Katey is a PhD candidate and the recipient of an AHRC Creative Economy Studentship led by The University of Edinburgh in partnership with Queen Margaret University, and the Edinburgh Festival Fringe Society. Her research focuses on the production of 'community' at the Edinburgh Fringe Festival, for example examining the type of communities that are formed and sustained, their ontological nature, the manner in which they are made, and the interrelationships between them.
Previously Katey received an MSc in Performance Science from the Royal College of Music (with Distinction), supported by an Elmley Foundation Small Grant Award, and a BA in Philosophy and Biblical Studies from the University of Sheffield. Katey is interested in exploring the connections between philosophy and creativity, as explored in her MSc dissertation where she conducted a phenomenological study looking at the experience of singing for prostate cancer patients.
Katey has a wealth of empirical research experience having coordinated a major study at the Centre for Performance Science in London (a partnership of the Royal College of Music and Imperial College, London) led by Dr Daisy Fancourt exploring the benefits of singing for those affected by cancer. In her role, she managed large-scale recruitment and collation of quantitative and qualitative data, and worked across public health, community and arts settings.
In addition, Katey has supported arts-in-health research projects at Chelsea and Westminster Hospital where she managed a programme of over 700 performing arts events per year to achieve clinical outcomes for patients and relatives. She also continues to work in the field of arts-in-health as Coordinator for the Arts Health Early Career Research Network, bringing together early career researchers working on projects that lie at the intersection of the arts, humanities, health and medicine.
As well as research experience, Katey has over 10 years of arts industry work experience spanning arts-in-health, arts education, professional theatre, community arts and music contexts. She has worked with many organisations in project management and coordination roles, including with Regent's Park Open Air Theatre, the Finborough Theatre, Rambert Dance Company, Chickenshed Theatre Company, Akademi South Asian Dance and Opera Holland Park, in addition to producing two productions at the Edinburgh Fringe Festival.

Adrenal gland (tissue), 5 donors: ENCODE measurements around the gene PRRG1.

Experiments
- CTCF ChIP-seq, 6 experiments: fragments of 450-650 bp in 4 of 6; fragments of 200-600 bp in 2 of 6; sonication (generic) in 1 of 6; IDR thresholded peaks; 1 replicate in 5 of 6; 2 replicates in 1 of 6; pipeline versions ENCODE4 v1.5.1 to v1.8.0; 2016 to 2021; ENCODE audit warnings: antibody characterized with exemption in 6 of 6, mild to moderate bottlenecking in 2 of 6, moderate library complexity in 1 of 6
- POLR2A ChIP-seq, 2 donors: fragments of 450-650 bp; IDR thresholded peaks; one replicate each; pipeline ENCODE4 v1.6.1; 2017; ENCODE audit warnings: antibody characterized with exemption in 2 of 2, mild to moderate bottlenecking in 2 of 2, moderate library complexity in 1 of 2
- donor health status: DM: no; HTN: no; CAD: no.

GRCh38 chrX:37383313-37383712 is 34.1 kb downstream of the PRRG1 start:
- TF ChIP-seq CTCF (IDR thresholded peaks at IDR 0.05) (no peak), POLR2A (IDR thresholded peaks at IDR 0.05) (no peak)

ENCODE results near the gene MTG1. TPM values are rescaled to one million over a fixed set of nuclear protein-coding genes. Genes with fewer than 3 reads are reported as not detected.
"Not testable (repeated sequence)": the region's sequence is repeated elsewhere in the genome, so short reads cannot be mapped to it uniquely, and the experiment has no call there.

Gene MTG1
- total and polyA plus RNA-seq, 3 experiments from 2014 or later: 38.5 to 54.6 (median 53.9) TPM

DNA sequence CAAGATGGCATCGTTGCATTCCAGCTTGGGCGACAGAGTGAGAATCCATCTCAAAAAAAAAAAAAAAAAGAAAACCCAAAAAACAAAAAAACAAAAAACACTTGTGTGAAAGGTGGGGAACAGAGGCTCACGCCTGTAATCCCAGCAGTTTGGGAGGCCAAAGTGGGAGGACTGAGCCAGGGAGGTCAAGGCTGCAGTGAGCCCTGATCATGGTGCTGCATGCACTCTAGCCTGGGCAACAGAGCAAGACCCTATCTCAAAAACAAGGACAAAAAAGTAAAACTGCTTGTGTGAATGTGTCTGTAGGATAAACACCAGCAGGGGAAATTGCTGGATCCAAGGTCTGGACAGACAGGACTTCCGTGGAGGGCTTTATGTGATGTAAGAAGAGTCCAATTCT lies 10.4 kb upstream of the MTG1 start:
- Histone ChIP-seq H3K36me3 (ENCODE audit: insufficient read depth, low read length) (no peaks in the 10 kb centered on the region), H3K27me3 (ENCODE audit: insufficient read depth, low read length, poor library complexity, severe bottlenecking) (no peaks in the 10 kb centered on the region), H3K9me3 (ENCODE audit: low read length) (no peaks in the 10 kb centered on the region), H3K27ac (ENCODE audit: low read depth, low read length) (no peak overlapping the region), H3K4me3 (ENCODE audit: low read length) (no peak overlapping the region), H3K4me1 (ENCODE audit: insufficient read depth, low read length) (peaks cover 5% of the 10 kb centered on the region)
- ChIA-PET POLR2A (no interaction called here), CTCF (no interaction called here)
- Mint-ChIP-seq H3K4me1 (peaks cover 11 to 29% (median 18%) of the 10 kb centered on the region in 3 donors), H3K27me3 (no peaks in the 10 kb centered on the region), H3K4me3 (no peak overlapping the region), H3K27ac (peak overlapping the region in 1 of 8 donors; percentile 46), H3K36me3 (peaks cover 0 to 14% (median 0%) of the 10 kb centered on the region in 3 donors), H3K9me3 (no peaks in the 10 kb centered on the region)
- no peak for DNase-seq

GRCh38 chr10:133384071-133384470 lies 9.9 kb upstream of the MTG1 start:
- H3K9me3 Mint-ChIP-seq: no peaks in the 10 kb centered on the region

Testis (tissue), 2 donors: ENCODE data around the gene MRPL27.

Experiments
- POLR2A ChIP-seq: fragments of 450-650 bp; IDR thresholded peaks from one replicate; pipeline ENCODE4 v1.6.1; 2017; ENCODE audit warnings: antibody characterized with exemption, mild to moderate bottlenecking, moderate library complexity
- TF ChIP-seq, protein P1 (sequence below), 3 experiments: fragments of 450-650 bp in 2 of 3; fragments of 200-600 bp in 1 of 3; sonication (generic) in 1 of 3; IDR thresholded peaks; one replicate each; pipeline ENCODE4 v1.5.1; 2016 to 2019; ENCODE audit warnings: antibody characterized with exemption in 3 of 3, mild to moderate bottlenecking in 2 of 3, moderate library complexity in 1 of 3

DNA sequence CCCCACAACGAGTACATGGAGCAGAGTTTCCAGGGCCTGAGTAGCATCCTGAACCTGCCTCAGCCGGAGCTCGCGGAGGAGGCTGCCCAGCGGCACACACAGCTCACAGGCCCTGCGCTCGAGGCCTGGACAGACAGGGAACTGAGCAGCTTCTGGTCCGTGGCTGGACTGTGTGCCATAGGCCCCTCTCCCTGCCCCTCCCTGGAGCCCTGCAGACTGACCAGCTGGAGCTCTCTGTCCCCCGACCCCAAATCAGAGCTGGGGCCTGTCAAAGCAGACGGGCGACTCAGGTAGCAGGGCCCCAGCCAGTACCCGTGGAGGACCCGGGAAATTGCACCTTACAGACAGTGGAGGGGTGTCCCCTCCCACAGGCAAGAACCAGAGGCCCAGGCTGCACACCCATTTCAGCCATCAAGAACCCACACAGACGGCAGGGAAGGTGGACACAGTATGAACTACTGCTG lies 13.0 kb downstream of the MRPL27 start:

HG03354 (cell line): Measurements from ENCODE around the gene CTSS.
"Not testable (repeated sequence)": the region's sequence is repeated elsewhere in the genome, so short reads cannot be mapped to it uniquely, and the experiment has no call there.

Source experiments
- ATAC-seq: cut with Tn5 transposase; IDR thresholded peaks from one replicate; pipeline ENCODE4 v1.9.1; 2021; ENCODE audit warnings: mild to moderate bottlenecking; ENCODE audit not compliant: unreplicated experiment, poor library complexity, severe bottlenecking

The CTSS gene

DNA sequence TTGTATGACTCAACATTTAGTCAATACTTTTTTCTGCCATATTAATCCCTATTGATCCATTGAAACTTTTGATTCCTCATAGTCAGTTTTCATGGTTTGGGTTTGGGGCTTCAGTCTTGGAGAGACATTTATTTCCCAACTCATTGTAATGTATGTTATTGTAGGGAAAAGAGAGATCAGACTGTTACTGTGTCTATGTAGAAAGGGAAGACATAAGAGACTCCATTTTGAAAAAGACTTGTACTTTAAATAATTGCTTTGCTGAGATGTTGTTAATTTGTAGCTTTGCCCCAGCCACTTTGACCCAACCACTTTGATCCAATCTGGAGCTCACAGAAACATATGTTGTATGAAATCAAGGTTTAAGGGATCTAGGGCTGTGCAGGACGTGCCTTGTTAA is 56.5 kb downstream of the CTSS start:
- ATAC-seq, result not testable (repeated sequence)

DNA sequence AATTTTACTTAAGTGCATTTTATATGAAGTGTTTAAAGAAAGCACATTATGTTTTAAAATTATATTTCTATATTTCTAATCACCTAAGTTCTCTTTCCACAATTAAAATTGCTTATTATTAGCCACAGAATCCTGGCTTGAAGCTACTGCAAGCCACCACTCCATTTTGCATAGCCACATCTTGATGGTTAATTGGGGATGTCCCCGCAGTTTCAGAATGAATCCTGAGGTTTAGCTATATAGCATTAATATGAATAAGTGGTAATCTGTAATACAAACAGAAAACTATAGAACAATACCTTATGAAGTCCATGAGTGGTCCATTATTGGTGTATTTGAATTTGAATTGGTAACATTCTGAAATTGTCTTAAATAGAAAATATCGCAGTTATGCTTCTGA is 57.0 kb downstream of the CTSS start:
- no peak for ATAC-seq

Conferences and publications (selection)
Fancourt, D., & Warran, K. (in preparation). Singing for Cancer: Implications from Psychoneuroimmunology. In Routledge Companion to Interdisciplinary Research in Singing: Volume III Well-being. Routledge.
Heydon, R., Fancourt, D., & Cohen, A. (Eds.). (in preparation). Routledge Companion to Interdisciplinary Research in Singing: Volume III Well-being. Routledge. (assisting with the editing of this volume.)
13 Jun 2018, Singing for cancer: psychological, biological and qualitative studies. Applied Therapeutics for Palliative Medicine Conference, Royal Society of Medicine, London UK (spoken presentation)
5 Jun 2018, Communities at the fringe: grappling with researching complex contexts. Methods and Sources, Postgraduate Research Conference, Edinburgh College of Art, Edinburgh UK (spoken presentation)
3 Mar 2018, Singing for cancer. CU Oncology Society Inaugural Conference, University of Cambridge, Cambridge UK (spoken presentation)
30 Aug – Sept 2017, An exploration of the process of group singing for male cancer patients: A phenomenological study. International Symposium on Performance Science, Reykjavik Iceland (poster presentation)
28 June 2017, Singing for cancer: results from psychological, biological and phenomenological studies. Association for Medical Humanities Annual Conference 2017, Keele UK (spoken presentation)